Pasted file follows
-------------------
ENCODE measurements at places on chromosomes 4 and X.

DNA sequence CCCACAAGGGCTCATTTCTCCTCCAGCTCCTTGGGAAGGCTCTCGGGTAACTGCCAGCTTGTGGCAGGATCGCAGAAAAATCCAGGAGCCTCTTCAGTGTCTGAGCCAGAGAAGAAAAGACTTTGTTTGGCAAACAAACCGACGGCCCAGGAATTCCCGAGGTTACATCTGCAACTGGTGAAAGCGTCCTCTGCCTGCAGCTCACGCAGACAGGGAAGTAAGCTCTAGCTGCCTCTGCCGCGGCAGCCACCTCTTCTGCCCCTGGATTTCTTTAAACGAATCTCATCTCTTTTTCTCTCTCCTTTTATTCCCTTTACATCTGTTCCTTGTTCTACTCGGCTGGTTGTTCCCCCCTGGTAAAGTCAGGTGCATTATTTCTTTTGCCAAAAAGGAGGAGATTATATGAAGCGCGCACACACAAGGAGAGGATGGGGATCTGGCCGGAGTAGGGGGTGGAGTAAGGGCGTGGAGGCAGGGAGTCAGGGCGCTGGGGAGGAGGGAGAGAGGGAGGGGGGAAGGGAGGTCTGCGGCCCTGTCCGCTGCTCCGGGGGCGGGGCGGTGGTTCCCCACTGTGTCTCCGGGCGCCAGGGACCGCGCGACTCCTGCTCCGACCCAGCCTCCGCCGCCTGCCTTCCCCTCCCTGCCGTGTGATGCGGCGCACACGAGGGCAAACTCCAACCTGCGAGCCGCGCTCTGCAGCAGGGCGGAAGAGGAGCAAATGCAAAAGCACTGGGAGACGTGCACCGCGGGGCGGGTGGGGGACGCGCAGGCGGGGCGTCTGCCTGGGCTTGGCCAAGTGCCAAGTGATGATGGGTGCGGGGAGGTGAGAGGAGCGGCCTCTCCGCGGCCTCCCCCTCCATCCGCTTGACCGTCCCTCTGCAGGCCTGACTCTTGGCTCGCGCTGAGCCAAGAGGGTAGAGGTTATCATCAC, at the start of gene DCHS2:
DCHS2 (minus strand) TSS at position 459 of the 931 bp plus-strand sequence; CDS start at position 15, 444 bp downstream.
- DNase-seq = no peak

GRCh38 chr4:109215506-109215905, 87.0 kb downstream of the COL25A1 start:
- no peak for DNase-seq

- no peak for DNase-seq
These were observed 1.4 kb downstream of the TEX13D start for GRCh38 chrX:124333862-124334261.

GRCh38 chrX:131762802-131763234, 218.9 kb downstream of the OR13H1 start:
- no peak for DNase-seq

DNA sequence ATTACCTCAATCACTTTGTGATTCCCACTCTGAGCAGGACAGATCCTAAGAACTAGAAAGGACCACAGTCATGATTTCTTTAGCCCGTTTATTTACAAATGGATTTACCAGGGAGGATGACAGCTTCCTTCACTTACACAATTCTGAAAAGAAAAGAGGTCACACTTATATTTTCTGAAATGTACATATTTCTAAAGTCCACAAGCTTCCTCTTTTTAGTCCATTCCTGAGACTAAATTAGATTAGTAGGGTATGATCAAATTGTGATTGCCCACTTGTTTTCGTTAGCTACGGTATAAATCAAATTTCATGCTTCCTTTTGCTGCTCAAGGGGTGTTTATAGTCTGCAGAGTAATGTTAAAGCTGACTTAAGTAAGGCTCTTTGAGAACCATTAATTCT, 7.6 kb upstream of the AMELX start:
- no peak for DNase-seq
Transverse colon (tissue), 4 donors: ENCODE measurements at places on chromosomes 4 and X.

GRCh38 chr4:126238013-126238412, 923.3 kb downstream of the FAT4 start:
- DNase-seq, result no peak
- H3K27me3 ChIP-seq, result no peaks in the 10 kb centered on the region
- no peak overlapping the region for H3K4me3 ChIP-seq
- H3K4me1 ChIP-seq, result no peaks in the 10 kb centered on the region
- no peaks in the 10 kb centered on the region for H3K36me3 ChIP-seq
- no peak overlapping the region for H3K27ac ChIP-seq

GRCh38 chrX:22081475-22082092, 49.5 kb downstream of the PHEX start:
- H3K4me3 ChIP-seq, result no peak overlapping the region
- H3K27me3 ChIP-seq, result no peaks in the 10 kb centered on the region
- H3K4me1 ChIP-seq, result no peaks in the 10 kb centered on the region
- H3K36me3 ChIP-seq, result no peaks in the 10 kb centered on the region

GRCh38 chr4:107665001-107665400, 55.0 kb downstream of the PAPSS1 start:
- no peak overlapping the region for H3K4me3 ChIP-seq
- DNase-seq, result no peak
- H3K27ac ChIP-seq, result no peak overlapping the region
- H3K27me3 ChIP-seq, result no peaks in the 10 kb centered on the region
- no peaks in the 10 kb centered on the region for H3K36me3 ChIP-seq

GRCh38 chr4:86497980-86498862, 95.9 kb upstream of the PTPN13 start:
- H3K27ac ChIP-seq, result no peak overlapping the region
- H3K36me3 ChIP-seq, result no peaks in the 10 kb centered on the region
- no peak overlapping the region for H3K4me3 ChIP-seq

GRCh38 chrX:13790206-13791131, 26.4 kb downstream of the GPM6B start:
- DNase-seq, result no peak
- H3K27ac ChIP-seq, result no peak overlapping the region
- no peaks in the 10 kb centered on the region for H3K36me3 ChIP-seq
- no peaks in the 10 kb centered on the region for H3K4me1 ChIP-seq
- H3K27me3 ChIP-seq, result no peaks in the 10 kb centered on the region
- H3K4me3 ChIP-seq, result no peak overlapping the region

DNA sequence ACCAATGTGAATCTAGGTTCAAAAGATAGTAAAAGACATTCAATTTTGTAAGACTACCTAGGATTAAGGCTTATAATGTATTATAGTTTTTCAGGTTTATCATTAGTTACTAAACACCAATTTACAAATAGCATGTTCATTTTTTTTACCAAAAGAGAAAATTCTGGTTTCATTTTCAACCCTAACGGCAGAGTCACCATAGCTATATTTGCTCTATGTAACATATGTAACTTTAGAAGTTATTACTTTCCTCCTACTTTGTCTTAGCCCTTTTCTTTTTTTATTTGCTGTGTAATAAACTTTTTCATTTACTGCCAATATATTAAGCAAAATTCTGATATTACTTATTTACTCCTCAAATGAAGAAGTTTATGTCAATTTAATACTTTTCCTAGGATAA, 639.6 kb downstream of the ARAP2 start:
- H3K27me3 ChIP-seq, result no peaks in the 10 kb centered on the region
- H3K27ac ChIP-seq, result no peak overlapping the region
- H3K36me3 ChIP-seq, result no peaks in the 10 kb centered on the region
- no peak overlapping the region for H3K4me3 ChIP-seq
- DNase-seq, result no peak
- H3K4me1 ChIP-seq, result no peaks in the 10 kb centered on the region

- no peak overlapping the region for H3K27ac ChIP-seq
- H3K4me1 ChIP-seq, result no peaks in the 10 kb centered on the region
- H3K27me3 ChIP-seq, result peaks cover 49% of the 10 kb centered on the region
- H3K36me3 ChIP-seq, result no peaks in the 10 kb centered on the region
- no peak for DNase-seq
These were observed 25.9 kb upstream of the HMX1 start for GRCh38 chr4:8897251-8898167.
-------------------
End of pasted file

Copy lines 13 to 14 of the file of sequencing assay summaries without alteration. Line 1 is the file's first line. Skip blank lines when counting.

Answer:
Transverse colon (tissue), 4 donors: ENCODE measurements at places on chromosomes 4 and X.

GRCh38 chr4:126238013-126238412, 923.3 kb downstream of the FAT4 start: